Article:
What happens to the liver?
Alcoholic liver disease (ALD) is a spectrum of liver damage inflicted due to excessive consumption of alcohol over a period of time. which generally varies between a decade or more. Longstanding alcohol consumption leads to accumulation of fat in liver, causes liver cells to get swollen (inflammation) and ultimately replacement of liver cells with scar tissue.
ALD, over time, occurs in three stages
1. Alcoholic fatty liver: The first stage of ALD. Protracted – a decade or more, but essentially asymptomatic. Abstinence from alcohol can reverse this stage of fat accumulation.
2. Alcoholic Hepatitis: The second stage, where liver inflammation occurs. This can be catastrophic with a high death rate. Symptomatic alcoholic hepatitis necessitating critical care occurs in heavy drinkers and may present with the following symptoms: Nausea; vomiting; loss of appetite; abdominal tenderness; fatigue and weakness; weight loss; Bleeding tendency
3. Alcoholic liver cirrhosis: As the phase of liver cell swelling progresses, in due course, scar tissue accumulates in the liver, distorts the structure and causes rise in liver pressure (portal hypertension). This eventually results in water logging — accumulation of water inside the abdomen and swelling of legs. Bleeding from veins in the food pipe and stomach, brain dysfunction (Hepatic encephalopathy), loss of muscle mass. Raised liver pressure can cause changes in heart, lung and kidney.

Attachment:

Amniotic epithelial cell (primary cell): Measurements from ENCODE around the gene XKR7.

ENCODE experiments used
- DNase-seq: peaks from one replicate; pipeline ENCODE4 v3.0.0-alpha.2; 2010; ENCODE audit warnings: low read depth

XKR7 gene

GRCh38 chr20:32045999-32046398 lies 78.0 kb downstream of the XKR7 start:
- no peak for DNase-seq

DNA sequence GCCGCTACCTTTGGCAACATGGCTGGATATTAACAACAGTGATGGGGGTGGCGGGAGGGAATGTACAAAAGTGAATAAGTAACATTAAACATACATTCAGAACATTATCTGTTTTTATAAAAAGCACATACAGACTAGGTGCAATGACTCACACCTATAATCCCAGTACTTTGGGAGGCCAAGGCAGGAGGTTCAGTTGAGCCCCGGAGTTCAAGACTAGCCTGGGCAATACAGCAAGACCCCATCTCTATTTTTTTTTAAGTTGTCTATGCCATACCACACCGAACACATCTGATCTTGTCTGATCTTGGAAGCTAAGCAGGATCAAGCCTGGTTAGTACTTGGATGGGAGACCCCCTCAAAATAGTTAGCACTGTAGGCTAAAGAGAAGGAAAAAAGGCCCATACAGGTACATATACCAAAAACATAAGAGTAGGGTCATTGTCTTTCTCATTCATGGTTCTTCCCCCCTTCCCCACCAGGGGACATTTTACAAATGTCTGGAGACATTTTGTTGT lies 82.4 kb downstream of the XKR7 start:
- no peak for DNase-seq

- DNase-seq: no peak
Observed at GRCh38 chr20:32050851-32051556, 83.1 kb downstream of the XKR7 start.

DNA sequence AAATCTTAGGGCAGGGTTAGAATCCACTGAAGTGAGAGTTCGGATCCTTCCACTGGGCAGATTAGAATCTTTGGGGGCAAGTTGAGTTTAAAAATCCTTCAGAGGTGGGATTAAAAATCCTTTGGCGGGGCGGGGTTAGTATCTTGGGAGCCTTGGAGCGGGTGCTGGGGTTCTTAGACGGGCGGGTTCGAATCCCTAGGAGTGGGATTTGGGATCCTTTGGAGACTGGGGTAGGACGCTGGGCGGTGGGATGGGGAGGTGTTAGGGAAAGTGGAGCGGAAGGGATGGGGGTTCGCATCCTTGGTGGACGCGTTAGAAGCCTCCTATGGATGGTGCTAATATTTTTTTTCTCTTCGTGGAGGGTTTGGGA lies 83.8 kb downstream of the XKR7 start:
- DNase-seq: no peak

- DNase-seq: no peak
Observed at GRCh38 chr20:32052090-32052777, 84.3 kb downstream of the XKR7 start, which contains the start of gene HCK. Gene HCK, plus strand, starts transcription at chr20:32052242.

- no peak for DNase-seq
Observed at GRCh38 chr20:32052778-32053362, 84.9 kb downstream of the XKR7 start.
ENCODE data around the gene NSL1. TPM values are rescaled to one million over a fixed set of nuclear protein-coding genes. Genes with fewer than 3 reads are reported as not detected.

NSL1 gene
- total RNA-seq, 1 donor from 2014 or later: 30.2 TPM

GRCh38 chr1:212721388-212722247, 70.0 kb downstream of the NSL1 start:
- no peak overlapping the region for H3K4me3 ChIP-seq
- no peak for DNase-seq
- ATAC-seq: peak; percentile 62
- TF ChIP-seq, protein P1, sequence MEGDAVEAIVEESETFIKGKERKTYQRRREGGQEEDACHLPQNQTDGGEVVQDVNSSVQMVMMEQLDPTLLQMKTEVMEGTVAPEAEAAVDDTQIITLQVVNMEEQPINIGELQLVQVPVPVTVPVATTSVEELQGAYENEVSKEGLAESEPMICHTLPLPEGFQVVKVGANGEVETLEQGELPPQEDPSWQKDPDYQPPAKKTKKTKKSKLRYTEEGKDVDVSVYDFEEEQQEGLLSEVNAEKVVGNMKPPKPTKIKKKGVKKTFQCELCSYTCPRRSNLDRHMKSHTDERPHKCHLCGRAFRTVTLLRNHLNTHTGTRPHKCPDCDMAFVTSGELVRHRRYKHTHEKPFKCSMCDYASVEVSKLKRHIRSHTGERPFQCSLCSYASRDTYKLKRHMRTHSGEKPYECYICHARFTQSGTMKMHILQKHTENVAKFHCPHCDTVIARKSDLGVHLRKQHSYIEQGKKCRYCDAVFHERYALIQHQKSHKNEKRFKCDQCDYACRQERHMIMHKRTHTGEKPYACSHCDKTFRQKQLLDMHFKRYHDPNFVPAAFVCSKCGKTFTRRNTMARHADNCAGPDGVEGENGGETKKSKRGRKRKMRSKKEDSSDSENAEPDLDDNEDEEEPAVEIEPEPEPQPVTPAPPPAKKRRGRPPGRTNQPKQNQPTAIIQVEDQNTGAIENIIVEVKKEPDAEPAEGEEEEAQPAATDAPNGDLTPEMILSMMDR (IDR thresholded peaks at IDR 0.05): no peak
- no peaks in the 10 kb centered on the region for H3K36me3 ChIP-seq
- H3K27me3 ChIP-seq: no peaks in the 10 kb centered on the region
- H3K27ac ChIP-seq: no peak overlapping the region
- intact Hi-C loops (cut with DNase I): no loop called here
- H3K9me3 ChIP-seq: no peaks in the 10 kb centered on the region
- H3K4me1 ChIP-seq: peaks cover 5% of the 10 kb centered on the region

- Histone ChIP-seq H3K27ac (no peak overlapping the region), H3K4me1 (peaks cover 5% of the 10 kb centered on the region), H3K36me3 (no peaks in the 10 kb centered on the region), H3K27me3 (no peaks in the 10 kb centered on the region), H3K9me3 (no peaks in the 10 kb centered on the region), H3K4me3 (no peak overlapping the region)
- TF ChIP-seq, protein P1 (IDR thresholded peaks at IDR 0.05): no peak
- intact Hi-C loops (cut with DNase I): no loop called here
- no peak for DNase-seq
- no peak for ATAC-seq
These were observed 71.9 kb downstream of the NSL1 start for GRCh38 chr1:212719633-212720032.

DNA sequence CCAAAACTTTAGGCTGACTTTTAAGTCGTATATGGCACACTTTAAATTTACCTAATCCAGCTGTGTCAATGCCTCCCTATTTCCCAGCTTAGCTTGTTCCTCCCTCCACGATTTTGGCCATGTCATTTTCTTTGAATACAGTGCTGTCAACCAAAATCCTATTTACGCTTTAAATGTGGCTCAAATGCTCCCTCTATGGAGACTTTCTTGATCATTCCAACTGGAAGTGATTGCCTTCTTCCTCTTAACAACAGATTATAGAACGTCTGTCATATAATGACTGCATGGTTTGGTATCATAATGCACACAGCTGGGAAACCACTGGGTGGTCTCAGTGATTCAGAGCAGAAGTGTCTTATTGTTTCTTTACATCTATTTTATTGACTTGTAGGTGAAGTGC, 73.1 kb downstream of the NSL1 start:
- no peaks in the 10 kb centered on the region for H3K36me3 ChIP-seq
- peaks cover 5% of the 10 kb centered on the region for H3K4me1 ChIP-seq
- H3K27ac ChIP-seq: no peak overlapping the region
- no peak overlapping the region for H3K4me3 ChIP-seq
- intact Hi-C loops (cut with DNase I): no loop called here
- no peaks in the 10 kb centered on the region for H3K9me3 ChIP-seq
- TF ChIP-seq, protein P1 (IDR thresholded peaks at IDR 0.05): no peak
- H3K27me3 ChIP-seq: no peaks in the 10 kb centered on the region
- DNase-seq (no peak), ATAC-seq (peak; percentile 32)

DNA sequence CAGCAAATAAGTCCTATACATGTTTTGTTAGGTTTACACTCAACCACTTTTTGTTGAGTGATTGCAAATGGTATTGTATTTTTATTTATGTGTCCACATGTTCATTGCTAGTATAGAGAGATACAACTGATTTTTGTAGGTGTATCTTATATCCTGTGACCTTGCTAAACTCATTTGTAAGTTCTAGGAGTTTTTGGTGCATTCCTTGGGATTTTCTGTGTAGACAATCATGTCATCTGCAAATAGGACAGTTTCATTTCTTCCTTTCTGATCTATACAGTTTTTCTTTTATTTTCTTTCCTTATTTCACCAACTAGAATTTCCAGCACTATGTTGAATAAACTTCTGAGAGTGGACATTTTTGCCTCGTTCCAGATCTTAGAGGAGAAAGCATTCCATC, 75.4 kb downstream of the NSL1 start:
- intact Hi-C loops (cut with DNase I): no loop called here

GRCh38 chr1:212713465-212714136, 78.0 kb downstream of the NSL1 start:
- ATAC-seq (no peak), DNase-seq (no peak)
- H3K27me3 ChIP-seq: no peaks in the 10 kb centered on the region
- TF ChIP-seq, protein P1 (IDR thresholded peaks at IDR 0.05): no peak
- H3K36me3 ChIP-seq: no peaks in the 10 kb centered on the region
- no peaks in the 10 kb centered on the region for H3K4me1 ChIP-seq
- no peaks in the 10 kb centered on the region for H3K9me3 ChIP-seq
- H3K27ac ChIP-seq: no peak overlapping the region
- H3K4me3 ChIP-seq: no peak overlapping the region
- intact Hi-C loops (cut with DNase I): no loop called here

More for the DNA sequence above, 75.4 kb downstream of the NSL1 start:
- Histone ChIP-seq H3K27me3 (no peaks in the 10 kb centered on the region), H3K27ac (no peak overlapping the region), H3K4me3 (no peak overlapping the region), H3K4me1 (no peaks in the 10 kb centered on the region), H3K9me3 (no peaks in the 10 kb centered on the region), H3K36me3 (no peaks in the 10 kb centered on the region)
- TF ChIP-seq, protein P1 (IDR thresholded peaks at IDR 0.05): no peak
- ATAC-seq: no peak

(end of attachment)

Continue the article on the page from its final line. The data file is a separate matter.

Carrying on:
Formation of liver cancer is yet another risk. Once cirrhosis sets in, the most important step to improve survival is total abstinence from alcohol. Medical management in advanced stages of cirrhosis is mostly palliative, managing complications of end-stage liver disease.
In festive drinking, massive amounts of alcohol reach the liver, well beyond its capacity to handle. Alcoholic hepatitis can occur in an exaggerated manner. Those who have already developed cirrhosis will end up with one or other complications, like gastrointestinal bleeding, water-logging or brain dysfunction and rapidly worsening jaundice. A rapid decline in liver function (ACLF-acute on chronic liver failure) has high mortality.
During massive or festival drinking, what does alcohol do to organ systems other than liver?